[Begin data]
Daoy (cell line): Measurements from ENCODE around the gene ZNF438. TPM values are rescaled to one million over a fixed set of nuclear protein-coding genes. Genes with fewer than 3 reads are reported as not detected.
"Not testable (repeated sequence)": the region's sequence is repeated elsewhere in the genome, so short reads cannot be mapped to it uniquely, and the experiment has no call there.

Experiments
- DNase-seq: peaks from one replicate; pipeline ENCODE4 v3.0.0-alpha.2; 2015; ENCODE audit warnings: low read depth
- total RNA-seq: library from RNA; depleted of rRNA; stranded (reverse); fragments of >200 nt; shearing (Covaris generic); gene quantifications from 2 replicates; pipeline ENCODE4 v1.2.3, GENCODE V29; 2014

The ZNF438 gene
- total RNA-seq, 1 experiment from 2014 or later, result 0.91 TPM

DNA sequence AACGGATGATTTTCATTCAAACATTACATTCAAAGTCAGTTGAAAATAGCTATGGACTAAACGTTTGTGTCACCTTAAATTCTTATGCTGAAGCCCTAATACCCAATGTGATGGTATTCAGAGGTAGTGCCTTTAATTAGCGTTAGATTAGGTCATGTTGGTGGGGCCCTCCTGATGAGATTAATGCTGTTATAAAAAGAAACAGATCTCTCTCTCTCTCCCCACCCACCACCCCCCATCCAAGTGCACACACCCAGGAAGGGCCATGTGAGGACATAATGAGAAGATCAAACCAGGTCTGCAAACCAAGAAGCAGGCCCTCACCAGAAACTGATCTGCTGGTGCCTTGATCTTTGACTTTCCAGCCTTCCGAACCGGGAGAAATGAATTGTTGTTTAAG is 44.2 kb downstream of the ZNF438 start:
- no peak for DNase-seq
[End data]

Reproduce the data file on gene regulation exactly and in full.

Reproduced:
Daoy (cell line): Measurements from ENCODE around the gene ZNF438. TPM values are rescaled to one million over a fixed set of nuclear protein-coding genes. Genes with fewer than 3 reads are reported as not detected.
"Not testable (repeated sequence)": the region's sequence is repeated elsewhere in the genome, so short reads cannot be mapped to it uniquely, and the experiment has no call there.

Experiments
- DNase-seq: peaks from one replicate; pipeline ENCODE4 v3.0.0-alpha.2; 2015; ENCODE audit warnings: low read depth
- total RNA-seq: library from RNA; depleted of rRNA; stranded (reverse); fragments of >200 nt; shearing (Covaris generic); gene quantifications from 2 replicates; pipeline ENCODE4 v1.2.3, GENCODE V29; 2014

The ZNF438 gene
- total RNA-seq, 1 experiment from 2014 or later, result 0.91 TPM

DNA sequence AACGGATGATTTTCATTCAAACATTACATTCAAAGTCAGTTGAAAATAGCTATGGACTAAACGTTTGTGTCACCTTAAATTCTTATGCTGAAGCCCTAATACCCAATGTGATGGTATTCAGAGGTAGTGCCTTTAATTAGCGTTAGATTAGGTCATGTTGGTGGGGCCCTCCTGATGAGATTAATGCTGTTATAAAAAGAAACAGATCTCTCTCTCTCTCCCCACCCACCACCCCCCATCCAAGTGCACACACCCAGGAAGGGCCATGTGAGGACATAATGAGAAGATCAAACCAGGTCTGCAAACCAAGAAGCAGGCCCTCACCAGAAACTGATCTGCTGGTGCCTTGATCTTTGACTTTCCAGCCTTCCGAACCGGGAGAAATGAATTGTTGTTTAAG is 44.2 kb downstream of the ZNF438 start:
- no peak for DNase-seq